Thursday, 09 July 2015 14:31

New Course: Radon Surveys in Large Buildings

Over the last two years the demand for radon measurements in large buildings such as apartments, schools and office buildings has been rapidly increasing. This is especially true for multi-family buildings where HUD is now requiring radon surveys prior to financing most of these mega properties. To assist building owners in identifying individuals who have the additional skills needed for large buildings, the National Radon Proficiency Program has created an add-on credential for measurement professionals who want to distinguish themselves in this expanding market. 

To support this effort, CERTI has developed a new distance based course to prepare and equip radon measurement professionals with the tools to address the expanding Multi-Family market and if desired, to be able to obtain the NRPP Advanced Multi-Family Measurement credential - Advanced Measurements for Multi-Family and Other Large Buildings.

Advanced 2 aIn putting this new course together we wanted to make what could be a dry dissertation as interesting and realistic as possible. Consequently, we recorded it at a live presentation at the Region VIII Stakeholders Meeting with several experienced practitioners peppering the presenters with questions that our virtual students would also likely have. We also included guest presenters who understand the new Multi-family protocols, and have had experience in applying them to real life situations.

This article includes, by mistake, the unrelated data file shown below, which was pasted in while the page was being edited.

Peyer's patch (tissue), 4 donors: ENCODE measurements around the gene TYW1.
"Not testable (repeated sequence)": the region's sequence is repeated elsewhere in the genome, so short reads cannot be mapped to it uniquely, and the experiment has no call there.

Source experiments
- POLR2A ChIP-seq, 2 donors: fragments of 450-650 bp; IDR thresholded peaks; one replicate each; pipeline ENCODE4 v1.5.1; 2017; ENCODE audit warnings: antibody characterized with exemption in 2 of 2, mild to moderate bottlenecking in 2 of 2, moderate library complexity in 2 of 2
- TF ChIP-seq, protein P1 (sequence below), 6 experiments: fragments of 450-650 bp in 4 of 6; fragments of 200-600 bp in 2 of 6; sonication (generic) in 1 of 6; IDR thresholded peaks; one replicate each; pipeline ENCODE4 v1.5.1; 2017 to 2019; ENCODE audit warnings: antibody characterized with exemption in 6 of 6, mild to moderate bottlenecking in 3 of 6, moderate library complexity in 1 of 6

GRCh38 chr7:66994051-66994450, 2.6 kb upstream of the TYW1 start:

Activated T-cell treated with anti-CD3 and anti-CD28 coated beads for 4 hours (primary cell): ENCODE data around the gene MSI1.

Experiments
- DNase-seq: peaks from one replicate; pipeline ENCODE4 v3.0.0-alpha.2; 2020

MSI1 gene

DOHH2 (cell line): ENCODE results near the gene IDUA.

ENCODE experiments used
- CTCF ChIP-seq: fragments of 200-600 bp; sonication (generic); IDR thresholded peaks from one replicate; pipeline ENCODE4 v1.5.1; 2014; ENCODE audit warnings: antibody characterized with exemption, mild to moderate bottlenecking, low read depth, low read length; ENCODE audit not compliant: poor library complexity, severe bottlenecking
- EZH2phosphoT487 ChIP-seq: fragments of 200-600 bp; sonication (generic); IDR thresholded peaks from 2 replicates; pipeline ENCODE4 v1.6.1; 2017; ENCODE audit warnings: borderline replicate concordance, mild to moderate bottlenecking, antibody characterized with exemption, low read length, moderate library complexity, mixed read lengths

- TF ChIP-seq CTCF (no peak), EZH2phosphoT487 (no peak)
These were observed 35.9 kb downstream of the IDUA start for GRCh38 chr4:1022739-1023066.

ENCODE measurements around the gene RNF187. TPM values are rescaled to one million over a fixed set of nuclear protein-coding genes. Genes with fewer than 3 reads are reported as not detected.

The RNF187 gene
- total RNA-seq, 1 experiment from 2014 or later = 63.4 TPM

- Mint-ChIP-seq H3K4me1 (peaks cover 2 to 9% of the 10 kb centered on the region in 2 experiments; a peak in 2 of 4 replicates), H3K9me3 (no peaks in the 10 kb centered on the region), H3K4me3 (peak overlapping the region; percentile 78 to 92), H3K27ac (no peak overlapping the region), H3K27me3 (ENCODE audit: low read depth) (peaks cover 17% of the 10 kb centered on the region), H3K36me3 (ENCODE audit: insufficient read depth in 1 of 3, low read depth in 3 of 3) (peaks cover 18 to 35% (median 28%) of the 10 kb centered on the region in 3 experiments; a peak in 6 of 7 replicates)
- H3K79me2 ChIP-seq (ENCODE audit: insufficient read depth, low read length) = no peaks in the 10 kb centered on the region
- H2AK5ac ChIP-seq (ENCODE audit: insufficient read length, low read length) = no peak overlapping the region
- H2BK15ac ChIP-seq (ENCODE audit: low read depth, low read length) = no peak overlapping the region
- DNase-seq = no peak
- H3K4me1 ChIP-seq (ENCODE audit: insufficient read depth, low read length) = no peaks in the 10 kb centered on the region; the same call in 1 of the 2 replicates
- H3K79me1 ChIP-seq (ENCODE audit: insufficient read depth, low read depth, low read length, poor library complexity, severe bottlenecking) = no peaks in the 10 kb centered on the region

Although there are a number of similarities in how one deploys radon measurement devices in homes and in multi-family structures, there are also a lot of differences that a professional needs to be aware of to adequately provide a professional service to their client. Here are a few examples of what was discussed in the program:

  • In a home we assume the radon will be the highest in the lowest level and we only test one room within that lower level. However, in an apartment building, we assume that each ground floor unit could be different and 100% of the ground floor apartments are tested.

  • In a house we assume that if radon levels in the lower level are less than the EPA guidance, that upper levels will also be less than the guidance. However, in multi-family buildings, due to the presence of utility chases and other unique pathways, upper level units can be elevated even at exposures exceeding the lower levels. Hence, at least 10% of the upper level units are to be tested.

  • In a home we communicate closed house conditions with one occupant. In a multi-family project ALL units within the structure are to be under closed building conditions, which takes communication and compliance to a whole new level.

  • In a home we only test one location (the lowest lived in or livable); in an apartment one may end up testing each room within a given apartment if it has certain types of HVAC systems. This necessitates the ability to recognize different types of HVAC systems when conducting these surveys.

Advanced 3 aGiven these and other types of differences it is important that the measurement professional understand the "Hows" but also the "Whys" so they can better present their proposals to building owners; and be able to recognize non-standard situations – which our presenters pointed out throughout the program.

We are happy to say that this program is now approved for Category I continuing education credits for radon measurement and mitigation professionals, and also approved for those wanting to obtain the new NRPP credential.

Early feedback from students is that it is both enjoyable as well as helpful-not only in content, but also the resources of log sheets, communication notices, and a "cliff's notes" adaptation of the protocols.   More Info on Course

And by the way, whoever said there was nothing new in radon?

Doug Kladder

Read 17884 times Last modified on Wednesday, 11 March 2020 15:05
Doug Kladder

Director of Center for Environmental Research & Technology, Inc. (CERTI).